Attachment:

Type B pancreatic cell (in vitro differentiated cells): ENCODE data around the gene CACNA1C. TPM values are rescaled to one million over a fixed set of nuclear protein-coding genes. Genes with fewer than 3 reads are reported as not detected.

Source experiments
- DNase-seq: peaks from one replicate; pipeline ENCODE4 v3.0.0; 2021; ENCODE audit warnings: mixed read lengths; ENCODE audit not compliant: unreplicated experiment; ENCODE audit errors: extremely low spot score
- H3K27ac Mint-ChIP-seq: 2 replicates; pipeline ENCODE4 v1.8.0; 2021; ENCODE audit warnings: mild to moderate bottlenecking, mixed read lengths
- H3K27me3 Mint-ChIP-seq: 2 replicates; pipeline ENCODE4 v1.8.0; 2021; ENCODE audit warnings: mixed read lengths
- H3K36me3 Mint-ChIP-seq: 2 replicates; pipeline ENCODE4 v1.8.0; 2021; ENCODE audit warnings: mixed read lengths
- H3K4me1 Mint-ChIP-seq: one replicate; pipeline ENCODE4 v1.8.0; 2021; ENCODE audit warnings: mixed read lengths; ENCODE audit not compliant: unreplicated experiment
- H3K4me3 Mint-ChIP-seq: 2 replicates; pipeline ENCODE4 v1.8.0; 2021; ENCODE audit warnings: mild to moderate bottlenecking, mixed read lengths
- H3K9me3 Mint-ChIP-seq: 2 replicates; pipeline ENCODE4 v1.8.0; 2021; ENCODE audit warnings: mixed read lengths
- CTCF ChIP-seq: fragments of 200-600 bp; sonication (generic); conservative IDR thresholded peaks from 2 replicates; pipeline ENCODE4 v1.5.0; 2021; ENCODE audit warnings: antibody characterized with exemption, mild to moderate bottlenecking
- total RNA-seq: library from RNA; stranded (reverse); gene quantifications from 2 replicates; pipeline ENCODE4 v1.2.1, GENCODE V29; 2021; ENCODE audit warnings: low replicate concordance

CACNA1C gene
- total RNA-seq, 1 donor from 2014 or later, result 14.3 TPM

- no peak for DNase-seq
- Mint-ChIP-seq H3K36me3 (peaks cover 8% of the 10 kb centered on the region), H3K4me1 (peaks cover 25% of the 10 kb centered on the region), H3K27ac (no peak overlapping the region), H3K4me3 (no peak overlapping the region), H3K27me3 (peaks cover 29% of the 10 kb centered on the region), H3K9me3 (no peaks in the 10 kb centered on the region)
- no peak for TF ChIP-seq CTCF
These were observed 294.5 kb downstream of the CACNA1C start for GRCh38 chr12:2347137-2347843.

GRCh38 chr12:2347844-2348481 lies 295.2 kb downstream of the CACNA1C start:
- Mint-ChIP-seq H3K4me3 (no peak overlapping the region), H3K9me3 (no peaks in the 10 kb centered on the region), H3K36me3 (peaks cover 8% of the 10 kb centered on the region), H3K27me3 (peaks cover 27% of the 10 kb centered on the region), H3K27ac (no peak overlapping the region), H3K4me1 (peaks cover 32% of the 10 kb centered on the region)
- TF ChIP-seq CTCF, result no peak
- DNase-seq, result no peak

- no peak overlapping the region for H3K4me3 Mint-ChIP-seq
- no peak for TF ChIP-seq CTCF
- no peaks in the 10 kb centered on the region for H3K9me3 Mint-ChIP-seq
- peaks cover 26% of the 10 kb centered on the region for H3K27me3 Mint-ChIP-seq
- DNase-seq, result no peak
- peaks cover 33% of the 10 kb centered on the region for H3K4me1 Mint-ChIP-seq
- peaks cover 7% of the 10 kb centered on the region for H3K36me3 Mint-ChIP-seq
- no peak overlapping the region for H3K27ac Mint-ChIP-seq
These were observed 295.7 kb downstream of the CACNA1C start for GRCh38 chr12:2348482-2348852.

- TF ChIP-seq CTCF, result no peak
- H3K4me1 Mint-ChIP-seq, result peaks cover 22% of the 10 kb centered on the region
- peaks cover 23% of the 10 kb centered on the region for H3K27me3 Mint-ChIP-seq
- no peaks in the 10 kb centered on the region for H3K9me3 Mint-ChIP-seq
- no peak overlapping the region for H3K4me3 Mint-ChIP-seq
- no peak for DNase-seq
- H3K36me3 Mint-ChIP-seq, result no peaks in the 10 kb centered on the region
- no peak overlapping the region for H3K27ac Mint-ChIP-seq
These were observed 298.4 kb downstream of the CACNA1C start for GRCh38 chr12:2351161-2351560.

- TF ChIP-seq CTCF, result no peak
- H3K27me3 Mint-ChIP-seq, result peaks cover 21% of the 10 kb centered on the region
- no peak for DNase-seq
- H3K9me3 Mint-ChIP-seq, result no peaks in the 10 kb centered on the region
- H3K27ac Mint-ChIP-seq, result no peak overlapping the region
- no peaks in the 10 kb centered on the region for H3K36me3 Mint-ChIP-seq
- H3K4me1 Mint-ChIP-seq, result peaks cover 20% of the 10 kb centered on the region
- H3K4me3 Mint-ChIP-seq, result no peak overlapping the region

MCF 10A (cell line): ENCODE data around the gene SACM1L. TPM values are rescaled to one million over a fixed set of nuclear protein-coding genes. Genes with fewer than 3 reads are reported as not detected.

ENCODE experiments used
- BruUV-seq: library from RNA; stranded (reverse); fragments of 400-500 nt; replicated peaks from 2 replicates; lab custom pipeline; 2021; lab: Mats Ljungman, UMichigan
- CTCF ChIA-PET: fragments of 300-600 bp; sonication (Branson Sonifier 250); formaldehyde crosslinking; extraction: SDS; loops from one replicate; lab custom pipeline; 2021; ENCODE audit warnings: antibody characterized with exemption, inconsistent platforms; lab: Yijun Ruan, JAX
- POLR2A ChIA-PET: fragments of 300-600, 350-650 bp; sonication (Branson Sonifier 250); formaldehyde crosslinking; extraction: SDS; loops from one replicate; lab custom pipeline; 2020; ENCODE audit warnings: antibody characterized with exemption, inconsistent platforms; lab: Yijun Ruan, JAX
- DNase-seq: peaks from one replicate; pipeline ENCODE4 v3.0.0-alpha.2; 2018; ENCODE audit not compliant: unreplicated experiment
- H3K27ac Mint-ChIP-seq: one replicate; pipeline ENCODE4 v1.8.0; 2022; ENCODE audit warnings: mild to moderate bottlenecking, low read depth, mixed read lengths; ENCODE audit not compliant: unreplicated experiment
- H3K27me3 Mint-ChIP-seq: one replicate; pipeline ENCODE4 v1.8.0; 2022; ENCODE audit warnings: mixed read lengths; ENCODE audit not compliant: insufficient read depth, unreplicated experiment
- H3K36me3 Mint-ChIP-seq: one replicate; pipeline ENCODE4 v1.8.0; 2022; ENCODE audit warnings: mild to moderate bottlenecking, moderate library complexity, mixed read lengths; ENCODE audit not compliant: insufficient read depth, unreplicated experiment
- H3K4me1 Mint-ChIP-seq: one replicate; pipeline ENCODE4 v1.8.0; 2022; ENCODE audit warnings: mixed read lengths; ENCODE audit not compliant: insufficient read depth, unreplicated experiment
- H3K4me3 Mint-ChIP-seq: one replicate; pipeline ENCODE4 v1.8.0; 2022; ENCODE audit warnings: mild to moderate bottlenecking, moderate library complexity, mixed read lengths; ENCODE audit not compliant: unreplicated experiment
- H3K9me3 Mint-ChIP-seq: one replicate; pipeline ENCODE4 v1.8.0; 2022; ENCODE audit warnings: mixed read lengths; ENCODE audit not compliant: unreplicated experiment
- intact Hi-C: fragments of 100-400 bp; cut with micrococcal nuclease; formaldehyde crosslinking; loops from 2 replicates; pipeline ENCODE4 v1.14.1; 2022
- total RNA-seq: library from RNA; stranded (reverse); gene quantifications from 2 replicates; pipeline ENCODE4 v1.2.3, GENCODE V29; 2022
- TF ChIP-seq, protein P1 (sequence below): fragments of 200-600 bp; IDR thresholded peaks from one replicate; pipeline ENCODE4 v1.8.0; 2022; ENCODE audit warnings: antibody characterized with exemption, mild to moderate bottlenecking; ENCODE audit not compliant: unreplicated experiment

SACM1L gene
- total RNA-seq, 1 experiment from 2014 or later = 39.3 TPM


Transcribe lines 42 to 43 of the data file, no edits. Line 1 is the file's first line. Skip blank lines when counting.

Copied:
- no peak for DNase-seq
- H3K9me3 Mint-ChIP-seq, result no peaks in the 10 kb centered on the region